"Perhaps the biggest Medicare reform concern for urologists is the potential for provider reimbursements cuts, a threat that has continued to loom over the health care community for some time," writes the AACU's Ally Lopshire.
Based on a partnership with Urology Times, articles from the American Association of Clinical Urologists (AACU) provide updates on legislative processes and issues affecting urologists. We welcome your comments and suggestions. Contact the AACU government affairs office at 847-517-1050 or email@example.com for more information.
Congress ended 2017 with its first big legislative win for the Trump administration: passing a sweeping tax bill that promises the biggest reform to the U.S. tax program in over 30 years. But despite Republican claims that the tax cuts will pay for themselves, numerous nonpartisan analyses estimate that the bill will add billions, if not trillions, to the national debt over the next 15 years, leaving many to worry that cuts to federal programs like Medicare and Social Security are inevitable.
Adding to these fears are recent statements by House Speaker Paul Ryan (R-WI), who specifically called out Medicare as being the "biggest entitlement that's got to have reform.” Unfortunately, Speaker Ryan and other GOP lawmakers have given virtually no details on what “Medicare reform” on the horizon might look like, leaving the health care community to speculate on the details, particularly with respect to potential payment cuts for physicians.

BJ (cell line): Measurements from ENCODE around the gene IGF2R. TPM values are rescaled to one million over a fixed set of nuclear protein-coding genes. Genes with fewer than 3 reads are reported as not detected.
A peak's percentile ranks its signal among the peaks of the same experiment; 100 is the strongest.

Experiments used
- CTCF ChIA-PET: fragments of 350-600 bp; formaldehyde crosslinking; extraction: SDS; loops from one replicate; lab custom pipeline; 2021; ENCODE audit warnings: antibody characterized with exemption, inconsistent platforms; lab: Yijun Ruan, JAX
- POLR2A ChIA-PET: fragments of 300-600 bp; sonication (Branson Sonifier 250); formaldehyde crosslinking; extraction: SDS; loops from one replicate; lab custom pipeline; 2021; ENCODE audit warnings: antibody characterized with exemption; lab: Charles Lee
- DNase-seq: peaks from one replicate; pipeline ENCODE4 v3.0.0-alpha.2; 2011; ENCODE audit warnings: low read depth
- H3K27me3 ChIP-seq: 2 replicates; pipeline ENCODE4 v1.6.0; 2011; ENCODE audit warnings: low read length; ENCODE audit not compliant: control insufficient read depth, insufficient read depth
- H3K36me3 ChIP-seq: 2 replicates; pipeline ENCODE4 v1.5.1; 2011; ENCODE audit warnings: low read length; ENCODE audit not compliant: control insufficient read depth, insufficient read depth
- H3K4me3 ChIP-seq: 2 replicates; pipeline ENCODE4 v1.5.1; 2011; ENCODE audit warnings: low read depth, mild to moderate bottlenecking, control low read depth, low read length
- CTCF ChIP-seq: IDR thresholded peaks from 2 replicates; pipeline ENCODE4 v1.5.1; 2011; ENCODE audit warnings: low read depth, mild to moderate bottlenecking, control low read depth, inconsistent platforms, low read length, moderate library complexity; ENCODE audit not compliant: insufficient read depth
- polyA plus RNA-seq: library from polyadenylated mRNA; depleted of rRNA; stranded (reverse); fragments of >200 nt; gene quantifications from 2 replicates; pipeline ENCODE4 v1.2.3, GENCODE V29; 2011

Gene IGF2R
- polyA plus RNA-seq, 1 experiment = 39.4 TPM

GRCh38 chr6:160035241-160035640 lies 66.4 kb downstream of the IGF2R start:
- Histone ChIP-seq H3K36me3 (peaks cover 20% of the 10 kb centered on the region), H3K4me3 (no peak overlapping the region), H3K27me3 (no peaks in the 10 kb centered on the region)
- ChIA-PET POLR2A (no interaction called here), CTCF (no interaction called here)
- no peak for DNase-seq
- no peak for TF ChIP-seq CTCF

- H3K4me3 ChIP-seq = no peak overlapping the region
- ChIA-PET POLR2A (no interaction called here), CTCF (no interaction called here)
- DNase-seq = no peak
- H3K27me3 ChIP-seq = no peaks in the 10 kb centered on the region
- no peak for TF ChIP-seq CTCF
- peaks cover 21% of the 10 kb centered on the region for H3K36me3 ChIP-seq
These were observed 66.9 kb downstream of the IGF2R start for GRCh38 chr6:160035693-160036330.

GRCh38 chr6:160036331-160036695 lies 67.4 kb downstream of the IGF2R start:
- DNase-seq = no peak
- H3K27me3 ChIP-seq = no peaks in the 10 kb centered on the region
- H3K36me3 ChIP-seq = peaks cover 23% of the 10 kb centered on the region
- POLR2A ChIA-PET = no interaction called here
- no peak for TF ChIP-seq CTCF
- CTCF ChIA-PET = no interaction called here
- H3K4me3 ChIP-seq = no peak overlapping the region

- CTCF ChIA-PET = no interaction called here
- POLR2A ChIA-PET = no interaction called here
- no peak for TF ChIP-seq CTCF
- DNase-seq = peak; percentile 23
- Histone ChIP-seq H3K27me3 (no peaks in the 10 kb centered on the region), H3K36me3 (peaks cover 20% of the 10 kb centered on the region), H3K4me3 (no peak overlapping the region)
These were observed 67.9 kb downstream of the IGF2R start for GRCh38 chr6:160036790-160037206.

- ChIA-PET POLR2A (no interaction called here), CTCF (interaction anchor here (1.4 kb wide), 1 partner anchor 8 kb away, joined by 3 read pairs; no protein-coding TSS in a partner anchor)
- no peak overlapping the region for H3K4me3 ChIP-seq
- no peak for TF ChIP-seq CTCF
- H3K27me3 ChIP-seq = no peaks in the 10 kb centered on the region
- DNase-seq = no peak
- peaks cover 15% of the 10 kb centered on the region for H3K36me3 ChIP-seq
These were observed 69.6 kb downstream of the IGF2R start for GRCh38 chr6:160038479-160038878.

When President Trump signed the tax bill into law in December 2017, he effectively reduced the potential revenue to the federal government by almost $1.5 trillion, according to the nonpartisan Joint Committee on Taxation. GOP lawmakers have continually claimed that the tax bill will “pay for itself,” but the reality is unless it generates a substantial amount of economic growth to offset the decrease in revenue, the new law will likely add to the national debt.
A fiscal impact that large would have normally triggered the Pay-As-You-Go Act of 2010, which requires cuts to Medicare and other programs if a new law increases the deficit. Fortunately, both the Senate and the House passed a continuing resolution on Dec. 21 to prevent the automatic cuts to Medicare as a result of the tax bill, which was estimated to be around $25 billion.
But the threat to Medicare still looms. Speaker Ryan has made it clear that he plans to push entitlement reform in 2018, especially in the health care space: “Frankly,” he said, “it's the health care entitlements that are the big drivers of our debt, so we spend more time on the health care entitlements-because that's really where the problem lies, fiscally speaking.”
Despite being outspoken on his intentions to focus on entitlement reform in 2018, Speaker Ryan has yet to give any indication of what that might look like in the Medicare program. However, recent changes and existing efforts provide a glimpse into what reform could mean for providers in the coming year.